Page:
DAMASCUS, Sept. 17 (Xinhua) -- The Russian-Turkish agreement to establish a demilitarized zone in the last major stronghold in the Syrian province of Idlib won't be a permanent solution, analysts said.
The deal of establishing a buffer zone between the positions of the Syrian government forces and the rebels in Idlib was declared after a summit between the leaders of Russia and Turkey, who met in the Russian resort city of Sochi on Monday.
During a joint press conference with his Turkish counterpart Recep Tayyip Erdogan, Russian President Vladimir Putin said that the demilitarization zone will be established by Oct. 15. It will be created along the contact line of the armed opposition and the government forces with a depth of 15-20 km.
The radical rebels will withdraw from the demilitarized zone along with heavy weapons.
The deal was a surprising one as it came days after the leaders of Iran, Russia, and Turkey held tripartite summit in Tehran during which the Iranian and Russian leaders rebuffed a Turkish call for a cease-fire in Idlib.
Iranian and Russian leaders backed a military offensive by the Syrian army to retake Idlib where al-Qaida-linked Nusra Front is located.
At the Tehran summit, Erdogan called on the rebels to turn in their weapons after his cease-fire proposal was turned down.
Later on, the Syrian army continued to send reinforcement to the frontline in Idlib, as part of the preparations that have been ongoing for a couple of months.
Airstrikes by the Russian and Syrian side had stopped over the past few days but the ground shelling continued.
Opposition activists said the Turkish side was attempting to put pressure on the al-Qaida-linked groups ahead of the anticipated offensive by sending in military backup to Turkey-backed rebels in Idlib.
But on Monday, Russian Defense Minister Sergei Shoigu said that the anticipated military offensive in Idlib was not on the agenda anymore.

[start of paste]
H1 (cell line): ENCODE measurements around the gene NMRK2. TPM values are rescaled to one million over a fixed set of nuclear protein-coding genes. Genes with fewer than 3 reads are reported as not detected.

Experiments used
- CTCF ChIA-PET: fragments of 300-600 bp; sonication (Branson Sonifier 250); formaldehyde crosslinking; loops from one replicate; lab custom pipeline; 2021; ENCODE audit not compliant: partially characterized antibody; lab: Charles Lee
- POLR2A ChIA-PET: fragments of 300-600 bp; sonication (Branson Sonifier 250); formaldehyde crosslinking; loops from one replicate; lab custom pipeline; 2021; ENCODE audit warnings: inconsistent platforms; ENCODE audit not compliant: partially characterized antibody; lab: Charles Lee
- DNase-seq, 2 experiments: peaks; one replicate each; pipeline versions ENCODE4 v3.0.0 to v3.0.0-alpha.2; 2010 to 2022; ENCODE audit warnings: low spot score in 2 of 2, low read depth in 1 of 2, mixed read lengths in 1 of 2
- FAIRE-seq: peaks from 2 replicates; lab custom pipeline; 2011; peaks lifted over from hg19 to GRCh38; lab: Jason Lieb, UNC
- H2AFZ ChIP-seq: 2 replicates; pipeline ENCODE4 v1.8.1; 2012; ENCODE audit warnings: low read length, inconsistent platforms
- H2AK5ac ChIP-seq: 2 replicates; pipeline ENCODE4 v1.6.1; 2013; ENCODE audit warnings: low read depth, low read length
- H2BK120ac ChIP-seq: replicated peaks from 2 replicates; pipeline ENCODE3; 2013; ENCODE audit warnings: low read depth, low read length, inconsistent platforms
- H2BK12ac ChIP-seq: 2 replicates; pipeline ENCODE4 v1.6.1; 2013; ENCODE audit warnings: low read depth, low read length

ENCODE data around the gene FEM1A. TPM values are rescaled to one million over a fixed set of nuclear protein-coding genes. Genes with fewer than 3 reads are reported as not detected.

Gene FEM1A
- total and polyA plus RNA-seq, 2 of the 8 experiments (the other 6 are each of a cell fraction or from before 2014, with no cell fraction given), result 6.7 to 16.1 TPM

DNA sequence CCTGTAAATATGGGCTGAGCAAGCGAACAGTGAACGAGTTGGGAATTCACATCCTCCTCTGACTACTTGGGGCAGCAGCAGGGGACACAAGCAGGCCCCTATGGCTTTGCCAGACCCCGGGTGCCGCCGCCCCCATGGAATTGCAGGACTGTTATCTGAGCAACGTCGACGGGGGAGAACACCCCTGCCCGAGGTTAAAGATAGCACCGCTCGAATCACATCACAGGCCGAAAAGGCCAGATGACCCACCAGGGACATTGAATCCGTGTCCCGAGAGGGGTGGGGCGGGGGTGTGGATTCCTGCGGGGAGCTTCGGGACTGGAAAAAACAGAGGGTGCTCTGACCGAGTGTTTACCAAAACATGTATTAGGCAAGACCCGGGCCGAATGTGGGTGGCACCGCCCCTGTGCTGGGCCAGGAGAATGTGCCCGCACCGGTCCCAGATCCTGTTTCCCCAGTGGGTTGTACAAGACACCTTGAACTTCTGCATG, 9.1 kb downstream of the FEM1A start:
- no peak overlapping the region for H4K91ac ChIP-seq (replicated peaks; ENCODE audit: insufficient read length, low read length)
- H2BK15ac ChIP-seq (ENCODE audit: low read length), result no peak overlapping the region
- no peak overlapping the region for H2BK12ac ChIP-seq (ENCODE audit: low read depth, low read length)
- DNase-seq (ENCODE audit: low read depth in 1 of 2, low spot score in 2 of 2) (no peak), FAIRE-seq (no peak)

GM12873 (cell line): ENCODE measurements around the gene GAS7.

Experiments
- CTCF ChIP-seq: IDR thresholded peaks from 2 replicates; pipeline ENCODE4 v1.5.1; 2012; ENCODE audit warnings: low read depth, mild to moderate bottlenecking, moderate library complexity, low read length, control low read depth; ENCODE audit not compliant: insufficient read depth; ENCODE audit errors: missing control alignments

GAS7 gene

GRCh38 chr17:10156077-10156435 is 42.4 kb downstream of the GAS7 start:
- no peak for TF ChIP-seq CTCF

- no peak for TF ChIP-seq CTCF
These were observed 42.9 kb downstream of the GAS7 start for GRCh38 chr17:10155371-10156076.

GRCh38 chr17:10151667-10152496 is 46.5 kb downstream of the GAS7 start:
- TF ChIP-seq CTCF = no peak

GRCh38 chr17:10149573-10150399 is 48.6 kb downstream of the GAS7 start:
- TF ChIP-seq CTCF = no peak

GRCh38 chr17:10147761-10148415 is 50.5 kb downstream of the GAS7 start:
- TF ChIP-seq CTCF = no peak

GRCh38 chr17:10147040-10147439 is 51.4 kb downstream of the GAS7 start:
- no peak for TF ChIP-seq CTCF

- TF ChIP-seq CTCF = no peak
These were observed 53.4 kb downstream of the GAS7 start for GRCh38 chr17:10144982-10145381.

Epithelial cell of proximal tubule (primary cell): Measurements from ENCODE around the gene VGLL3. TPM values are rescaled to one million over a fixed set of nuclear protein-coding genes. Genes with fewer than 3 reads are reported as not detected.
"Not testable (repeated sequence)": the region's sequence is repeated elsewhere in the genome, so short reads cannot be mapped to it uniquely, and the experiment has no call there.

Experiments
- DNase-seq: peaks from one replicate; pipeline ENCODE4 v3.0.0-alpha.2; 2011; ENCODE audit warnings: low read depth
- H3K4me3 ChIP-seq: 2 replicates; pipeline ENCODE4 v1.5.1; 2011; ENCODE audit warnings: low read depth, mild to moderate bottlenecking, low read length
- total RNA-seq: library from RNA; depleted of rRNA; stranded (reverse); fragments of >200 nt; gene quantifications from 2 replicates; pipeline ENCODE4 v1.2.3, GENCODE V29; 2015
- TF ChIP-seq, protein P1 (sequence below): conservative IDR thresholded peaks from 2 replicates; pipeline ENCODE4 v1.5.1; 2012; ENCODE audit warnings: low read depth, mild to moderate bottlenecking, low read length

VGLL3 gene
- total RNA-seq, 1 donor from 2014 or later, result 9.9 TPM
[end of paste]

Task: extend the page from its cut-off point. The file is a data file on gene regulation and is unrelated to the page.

Osama Danura, a Syrian political expert, told Xinhua that establishing a demilitarized zone in Idlib is not going to be permanent.
"I think that the solutions that prolong the de-escalation zones' concept in Idlib are practically temporary and are not comprehensive or permanent," he said.
He added the formula that was agreed upon by the leaders of Turkey and Russia would only postpone the confrontation between the Syrian army and the rebels and would give the Turkish side time to deal with the issue of the ultra-radical rebels in Idlib.
Danura stressed that the Syrian government will not accept to live with "terrorists" in Idlib, noting that the situation there cannot move on like this for a long time.
Hmaidi Abdullah, another analyst, said under the deal, the Turkish side has a big responsibility to put the rebels on a leash in Idlib.
He said that putting the Idlib battle on hold would give the Syrian army a chance to jump to the next phase, the illegitimate presence of the U.S.-backed forces in northeastern Syria.
His remarks came as Russian media reported that negotiations were underway between the Russian and the U.S. armies on the latter's withdrawal from the al-Tanf area in southeastern Syria.
Maher Ihsan, another analyst, said that the deal averted Idlib a wide-scale offensive and ensured that the rebels would not dare to attack Syrian military sites.
"It would also strip the Western countries of pretext to strike Syria," he said, as the U.S. and its Western backers were talking about having information that the Syrian army was planning a chemical attack in Idlib.
The Syria side and its allies slammed the Western claims, saying the United States was plotting with the rebels to stage such an attack to justify another foreign attack on the Syrian army.